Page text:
Haplogroup E1b was observed at low frequencies in all studies and its sub lineage E1b1b1c was seen in approximately 1–2% of subjects from the two US studies (PLCO and CPS-II) and the French study (CeRePP), whereas it was absent from the Finnish study (ATBC). Other haplogroups were absent or rare in the four studies.


In this study, we explored the role of germline Y chromosome variation in prostate cancer risk. Previous studies have not analyzed such a large sample size with as many markers in individuals of European ancestry. Because of the threshold for MAF chosen for this study (≥1%), we had limited capacity to detect risk variants with low to medium frequency and effect sizes. Prostate cancer GWAS to date have used arrays with limited coverage on the Y chromosome. As an example, in CGEMS, of the approximately 500,000 SNPs genotyped in stage I, only ten Y chromosome markers passed quality control assessment and were included in the primary analysis; this limited set of variants on the Y chromosome included only four that mark chromosome Y haplogroups (Thomas et al. 2008; Yeager et al. 2007, 2009). Other published prostate cancer GWAS studies have reported on a similar fraction of Y variants (Amundadottir et al. 2006; Chung and Chanock 2011; Eeles et al. 2008, 2009; Gudmundsson et al. 2007a, b, 2008, 2009; Haiman et al. 2007; Kote-Jarai et al. 2011; Schumacher et al. 2011; Takata et al. 2010; Thomas et al. 2008; Yeager et al. 2007, 2009).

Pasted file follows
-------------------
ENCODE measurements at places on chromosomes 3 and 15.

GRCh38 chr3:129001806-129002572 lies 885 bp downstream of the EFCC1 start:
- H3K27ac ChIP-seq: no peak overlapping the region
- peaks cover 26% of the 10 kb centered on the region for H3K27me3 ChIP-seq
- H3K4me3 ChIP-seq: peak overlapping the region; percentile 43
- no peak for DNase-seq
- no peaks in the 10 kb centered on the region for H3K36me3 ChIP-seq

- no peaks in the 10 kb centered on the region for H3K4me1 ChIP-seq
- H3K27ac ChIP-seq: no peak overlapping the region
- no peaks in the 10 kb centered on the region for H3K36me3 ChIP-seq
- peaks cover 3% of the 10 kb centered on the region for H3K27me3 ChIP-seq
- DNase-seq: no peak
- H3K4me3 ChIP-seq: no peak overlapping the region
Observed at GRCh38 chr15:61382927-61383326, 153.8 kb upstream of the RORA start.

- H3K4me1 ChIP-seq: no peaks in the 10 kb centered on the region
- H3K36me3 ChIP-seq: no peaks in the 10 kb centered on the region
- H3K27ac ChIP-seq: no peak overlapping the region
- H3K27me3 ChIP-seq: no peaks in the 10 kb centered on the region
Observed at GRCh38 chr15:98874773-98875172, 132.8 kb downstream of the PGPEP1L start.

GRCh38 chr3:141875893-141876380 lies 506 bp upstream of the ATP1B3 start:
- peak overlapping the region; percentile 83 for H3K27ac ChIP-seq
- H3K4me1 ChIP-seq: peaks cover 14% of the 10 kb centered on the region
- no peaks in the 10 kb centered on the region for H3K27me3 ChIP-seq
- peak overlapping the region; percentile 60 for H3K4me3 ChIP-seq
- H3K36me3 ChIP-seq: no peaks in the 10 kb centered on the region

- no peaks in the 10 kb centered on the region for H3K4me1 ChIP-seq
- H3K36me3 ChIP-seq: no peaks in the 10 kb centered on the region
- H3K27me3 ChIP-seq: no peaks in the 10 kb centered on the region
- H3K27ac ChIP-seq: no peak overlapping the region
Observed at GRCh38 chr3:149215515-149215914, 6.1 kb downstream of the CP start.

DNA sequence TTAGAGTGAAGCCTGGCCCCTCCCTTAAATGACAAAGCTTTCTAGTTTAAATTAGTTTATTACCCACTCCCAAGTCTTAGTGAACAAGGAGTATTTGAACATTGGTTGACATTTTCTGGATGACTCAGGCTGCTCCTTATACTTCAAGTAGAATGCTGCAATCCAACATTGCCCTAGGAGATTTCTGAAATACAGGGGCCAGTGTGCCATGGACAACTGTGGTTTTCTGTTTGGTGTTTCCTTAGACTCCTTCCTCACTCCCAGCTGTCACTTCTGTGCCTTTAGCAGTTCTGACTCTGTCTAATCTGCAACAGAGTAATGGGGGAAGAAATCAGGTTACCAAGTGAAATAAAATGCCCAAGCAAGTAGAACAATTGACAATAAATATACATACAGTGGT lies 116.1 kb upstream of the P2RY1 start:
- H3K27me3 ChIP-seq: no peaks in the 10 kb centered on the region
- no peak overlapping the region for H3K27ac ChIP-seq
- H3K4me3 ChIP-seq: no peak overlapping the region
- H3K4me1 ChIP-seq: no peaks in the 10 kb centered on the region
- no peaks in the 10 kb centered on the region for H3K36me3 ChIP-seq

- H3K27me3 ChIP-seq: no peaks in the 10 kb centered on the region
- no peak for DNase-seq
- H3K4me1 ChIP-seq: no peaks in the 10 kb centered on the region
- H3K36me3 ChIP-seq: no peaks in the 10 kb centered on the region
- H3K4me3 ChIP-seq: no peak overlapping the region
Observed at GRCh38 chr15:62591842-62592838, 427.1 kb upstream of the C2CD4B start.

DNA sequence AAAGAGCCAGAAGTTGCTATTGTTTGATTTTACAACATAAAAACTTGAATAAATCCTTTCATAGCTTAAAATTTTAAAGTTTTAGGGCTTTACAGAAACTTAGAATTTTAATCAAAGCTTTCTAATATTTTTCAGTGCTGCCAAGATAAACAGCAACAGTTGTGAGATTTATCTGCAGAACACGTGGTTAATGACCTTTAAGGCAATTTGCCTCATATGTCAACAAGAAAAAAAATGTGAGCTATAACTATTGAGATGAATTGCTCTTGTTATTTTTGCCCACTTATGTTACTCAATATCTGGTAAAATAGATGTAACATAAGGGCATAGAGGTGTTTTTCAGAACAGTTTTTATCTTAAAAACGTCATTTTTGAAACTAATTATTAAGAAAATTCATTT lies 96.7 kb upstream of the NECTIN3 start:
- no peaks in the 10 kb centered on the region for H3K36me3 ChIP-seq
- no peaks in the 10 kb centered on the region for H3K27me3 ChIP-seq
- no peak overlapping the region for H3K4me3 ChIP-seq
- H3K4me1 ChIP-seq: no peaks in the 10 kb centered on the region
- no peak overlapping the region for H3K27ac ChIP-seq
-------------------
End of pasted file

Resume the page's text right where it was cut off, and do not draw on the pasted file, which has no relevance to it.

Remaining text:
One haplogroup of interest was noted in phase I of our study; the E1b1b1c haplogroup was nominally significant in the overall prostate cancer and non-aggressive prostate cancer groups. The marker that denotes this haplogroup is located in the last intron of the taxilin gamma 2 pseudogene (TXLNG2P) on chromosome Yq11.222. This haplogroup was analyzed in a second phase using replication studies of European and Ashkenazi Jewish ancestry along with a more common haplogroup, R1b1a2. Neither haplogroup was significantly associated with overall prostate cancer risk in stage II. A meta-analysis of stage I and stage II results yielded a P value of 0.010 for the E1b1b1c haplogroup. Although nominally significant, this P value is unremarkable in comparison with the rigorous threshold required for significance in GWAS studies (Wellcome Trust Case Control Consortium 2007), suggesting that further studies are required to establish this association. Although our analysis does not provide strong evidence for a relationship between variation in the Y chromosome and prostate cancer, it can be argued that the appropriate statistical threshold to be applied to a study of approximately 30 markers should not be as stringent as a GWAS threshold. However, the probability of false-positive findings is high, even in a study of our size and power (Wacholder et al. 2004) especially in the first stage where E1b1b1c haplogroup frequency was very low. In addition, we cannot exclude a chance finding due to population stratification.